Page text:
When we consider Psalm 119, the longest of all the psalms, we see in a very real sense that its meaning is in its magnitude. It is an extended meditation upon the revelation of God, the sheer size of which overwhelms the reader with an inundation of lofty poetry and exalted refrains. One-hundred and seventy-six verses—each of the twenty-two letters of the Hebrew alphabet represented by its own set of eight verses—all pile upon one another to form a psalm whose weightiness cannot be ignored.
Yet even in the midst of so many verses, the psalm never comes across as merely repetitive. It reveals subtle nuances, takes delicate turns, and makes use of varied perspectives. Not one of the lines is a throw-away. Every word contributes to the psalm. The psalm itself serves as a microcosm of the depth and variety of God’s self-revelation.
Perhaps no better overview could be supplied than that of Charles Spurgeon:
This psalm is a wonderful composition. Its expressions are many as the waves, but its testimony is one as the sea. It deals all along with one subject only; but although it consists of a considerable number of verses, some of which are very similar to others, yet throughout its one hundred and seventy-six stanzas the self-same thought is not repeated: there is always a shade of difference, even when the color of the thought appears to be the same. Some have said that in it there is an absence of variety; but that is merely the observation of those who have not studied it.
Spurgeon goes on to expound further on the variety of Psalm 119:
Its variety is that of a kaleidoscope: from a few objects innumerable permutations and combinations are produced. In the kaleidoscope you look once, and there is a strangely beautiful form; you shift the glass a very little, and another shape, equally delicate and beautiful, is before your eyes. So it is here. What you see is the same, and yet never the same: it is the same truth, but it is always placed in a new light, put in a new connection, or in some way or other invested with freshness.
And this is entirely appropriate. After all, the theme of the psalm is God’s revelation—something which the Psalmist itself declares to be a delight (24), good (39), righteous (62), better than gold and silver (72), sure (86), life-giving (93), exceedingly broad (96), sweeter than honey (103), a lamp (105), right (128), wonderful (129), true (142), and enduring forever (160). If these are the qualities of God’s revelation, then it deserves to be praised with the kind of fresh, vibrant reverberation that Psalm 119 affords.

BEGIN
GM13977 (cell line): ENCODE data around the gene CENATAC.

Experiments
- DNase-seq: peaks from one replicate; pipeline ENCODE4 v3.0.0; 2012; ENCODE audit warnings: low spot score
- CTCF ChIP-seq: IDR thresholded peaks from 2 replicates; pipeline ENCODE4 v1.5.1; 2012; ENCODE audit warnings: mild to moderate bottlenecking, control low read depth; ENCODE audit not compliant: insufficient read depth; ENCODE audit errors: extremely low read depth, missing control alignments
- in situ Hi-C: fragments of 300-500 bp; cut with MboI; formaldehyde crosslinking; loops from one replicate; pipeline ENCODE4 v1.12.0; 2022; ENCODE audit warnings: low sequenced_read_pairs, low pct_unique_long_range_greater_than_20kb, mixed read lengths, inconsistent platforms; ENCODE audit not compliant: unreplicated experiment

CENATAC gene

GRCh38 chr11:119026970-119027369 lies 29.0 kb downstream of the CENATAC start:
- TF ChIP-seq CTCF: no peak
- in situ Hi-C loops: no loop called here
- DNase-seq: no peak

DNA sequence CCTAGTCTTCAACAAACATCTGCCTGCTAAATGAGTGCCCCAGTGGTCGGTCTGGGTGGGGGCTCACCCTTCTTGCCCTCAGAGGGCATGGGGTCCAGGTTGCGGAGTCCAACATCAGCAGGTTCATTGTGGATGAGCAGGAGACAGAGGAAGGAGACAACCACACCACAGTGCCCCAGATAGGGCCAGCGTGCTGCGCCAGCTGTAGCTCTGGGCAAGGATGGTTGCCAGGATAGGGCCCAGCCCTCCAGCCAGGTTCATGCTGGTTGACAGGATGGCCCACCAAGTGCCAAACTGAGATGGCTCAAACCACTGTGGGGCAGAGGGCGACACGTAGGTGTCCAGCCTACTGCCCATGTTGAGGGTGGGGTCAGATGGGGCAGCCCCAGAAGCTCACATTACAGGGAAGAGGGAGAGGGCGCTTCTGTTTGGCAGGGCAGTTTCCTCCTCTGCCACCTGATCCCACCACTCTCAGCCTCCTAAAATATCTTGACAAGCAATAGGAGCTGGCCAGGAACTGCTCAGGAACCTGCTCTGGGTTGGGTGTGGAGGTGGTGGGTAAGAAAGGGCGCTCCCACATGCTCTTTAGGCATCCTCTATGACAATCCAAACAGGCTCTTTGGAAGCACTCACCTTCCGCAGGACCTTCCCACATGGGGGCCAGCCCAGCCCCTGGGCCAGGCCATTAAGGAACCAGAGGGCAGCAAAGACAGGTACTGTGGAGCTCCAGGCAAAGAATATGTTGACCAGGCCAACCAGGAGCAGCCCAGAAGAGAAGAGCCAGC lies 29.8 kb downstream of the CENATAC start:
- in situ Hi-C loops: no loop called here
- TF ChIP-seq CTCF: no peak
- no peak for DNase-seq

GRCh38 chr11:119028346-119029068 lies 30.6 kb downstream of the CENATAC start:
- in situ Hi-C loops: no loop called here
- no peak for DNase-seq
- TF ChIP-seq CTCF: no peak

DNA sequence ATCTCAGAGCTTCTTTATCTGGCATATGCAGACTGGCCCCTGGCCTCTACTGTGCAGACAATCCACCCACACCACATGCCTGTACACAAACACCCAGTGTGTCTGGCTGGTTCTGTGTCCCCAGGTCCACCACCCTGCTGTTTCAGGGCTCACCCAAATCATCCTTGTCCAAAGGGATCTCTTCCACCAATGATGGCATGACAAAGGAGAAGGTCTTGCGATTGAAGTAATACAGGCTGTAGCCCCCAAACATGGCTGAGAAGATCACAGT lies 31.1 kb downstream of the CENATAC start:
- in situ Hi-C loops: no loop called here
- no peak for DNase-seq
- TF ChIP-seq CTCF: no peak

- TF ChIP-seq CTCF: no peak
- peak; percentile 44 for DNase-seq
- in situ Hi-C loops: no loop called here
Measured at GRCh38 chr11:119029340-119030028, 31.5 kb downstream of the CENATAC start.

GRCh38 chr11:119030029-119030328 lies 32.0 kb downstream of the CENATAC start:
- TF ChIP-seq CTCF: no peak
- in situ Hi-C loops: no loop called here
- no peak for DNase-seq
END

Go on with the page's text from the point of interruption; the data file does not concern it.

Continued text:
Ultimately, this psalm is meant to inspire love for the word of God within the hearts of the people of God. Those souls who look lazily and indifferently upon the self-revelation of the sovereign Lord of the universe are called to ponder anew the glory and majesty of a speaking, acting, commanding, teaching God. They are called to delight themselves in that which is surpassingly delightful. They are called to feast upon life-giving, soul-nourishing food. And as a result, they are called join the Psalmist in heart-stirring praise. Indeed, nobody who truly understands the nature and merits of God’s word can realistically do anything less than worship.
The question for contemporary readers then becomes this: If forced to write nearly two-hundred verses on Scripture, what could I come up with? Would I merely repeat the three or four dusty old doctrines that have been handed down to me? Or would I overflow with joy while reciting my manifold experiences with God’s word, my confidence in it, and my longing for it? Do I have such a wealth of experiential knowledge that I could wax eloquent for verse after verse without growing bored or running out of material? Or am I merely a well-trained parrot who is able to lifelessly recite certain facts that I have known since first-grade Sunday school class?
The way we answer these questions are perhaps as good of a barometer as any for determining how fervent our affections are for God’s word. And determining how fervent our affections are for God’s word is perhaps as good of a barometer as any for determining how fervent our affections are for God himself.
So as it turns out, Psalm 119 is more than just a really long acrostic poem. It is a pinnacle of Scripture which celebrates the immense depth, complete beauty, matchless perfection, and endless delight of God’s revelation—all while confronting those who see it as anything less than immensely deep, completely beautiful, matchlessly perfect, and endlessly delightful.
Spurgeon’s words once again provide an appropriate closing thought:
What favored beings are those to whom the Eternal God has written a letter in his own hand and style! What ardor of devotion, what diligence of composition, can produce a worthy eulogium for the divine testimonies! If ever one such has fallen from the pen of man it is this 119th Psalm, which might well be called the holy soul’s soliloquy before an open Bible.